respecting freedom

The Grand Inquisitor to Jesus:

"The freedom of their faith was dearer to Thee than anything in those days fifteen hundred years ago. Didst Thou not often say then, 'I will make you free'?

"But now Thou hast seen these 'free' men," the old man adds suddenly, with a pensive smile.

It is very painful to watch. To see people making choices that seem sure to lead to dead-ends, to dig them in deeper and leave them more desperate. And now that the cold has arrived, these missteps seem all the more frightening. I try to offer a better answer if I see one, but it is often not accepted. Then there's the tightness in the back of my neck as I watch them turn and set off on their tragic mission.

But what is the alternative? To take over people's lives? To threaten them with eviction if they do not accept our control over their decisions? Some ministries and most social services take that approach, because it does seem more effective, more efficient. But it doesn't respect people's freedom.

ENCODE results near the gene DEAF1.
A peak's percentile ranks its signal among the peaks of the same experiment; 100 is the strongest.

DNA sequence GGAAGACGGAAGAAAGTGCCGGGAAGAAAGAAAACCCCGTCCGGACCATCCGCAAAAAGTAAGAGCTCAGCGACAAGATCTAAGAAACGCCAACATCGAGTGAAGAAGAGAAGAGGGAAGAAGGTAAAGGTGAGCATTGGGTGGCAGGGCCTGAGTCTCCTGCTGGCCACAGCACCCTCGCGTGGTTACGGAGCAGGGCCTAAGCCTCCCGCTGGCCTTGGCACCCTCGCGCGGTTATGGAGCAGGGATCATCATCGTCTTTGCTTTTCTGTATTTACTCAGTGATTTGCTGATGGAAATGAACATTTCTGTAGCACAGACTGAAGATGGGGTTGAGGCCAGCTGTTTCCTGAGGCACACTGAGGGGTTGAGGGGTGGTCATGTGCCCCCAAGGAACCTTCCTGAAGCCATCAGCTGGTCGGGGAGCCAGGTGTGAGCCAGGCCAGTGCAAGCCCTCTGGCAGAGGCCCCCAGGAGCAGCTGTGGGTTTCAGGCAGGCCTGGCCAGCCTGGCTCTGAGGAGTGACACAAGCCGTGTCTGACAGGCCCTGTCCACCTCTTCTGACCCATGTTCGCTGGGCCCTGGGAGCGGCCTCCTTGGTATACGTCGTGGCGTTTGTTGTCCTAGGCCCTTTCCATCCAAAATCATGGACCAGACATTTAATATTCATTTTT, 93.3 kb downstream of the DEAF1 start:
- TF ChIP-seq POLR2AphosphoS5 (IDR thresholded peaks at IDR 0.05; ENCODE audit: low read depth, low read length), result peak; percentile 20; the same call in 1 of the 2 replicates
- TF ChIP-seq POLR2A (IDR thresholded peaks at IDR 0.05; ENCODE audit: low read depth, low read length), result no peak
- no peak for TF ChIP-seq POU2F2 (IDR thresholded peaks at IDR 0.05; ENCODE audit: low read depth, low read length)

And, as the Inquisitor rightly says, Jesus held our freedom dear. He would not compel or buy our obedience, our love. He would rather endure our disobedience, painful as it was to him to watch us destroy ourselves, than force us to obey. God watches our excruciating disobedience every day. And then he continues to provide sun and rain for both the just and the unjust.

Can I bear to do that as well? To try to help with basic needs, to endure the pain of wrong choices, to hope they will learn and become more open to the wiser path, to plead for their voluntary turning. Respecting them as free persons, as Jesus always did.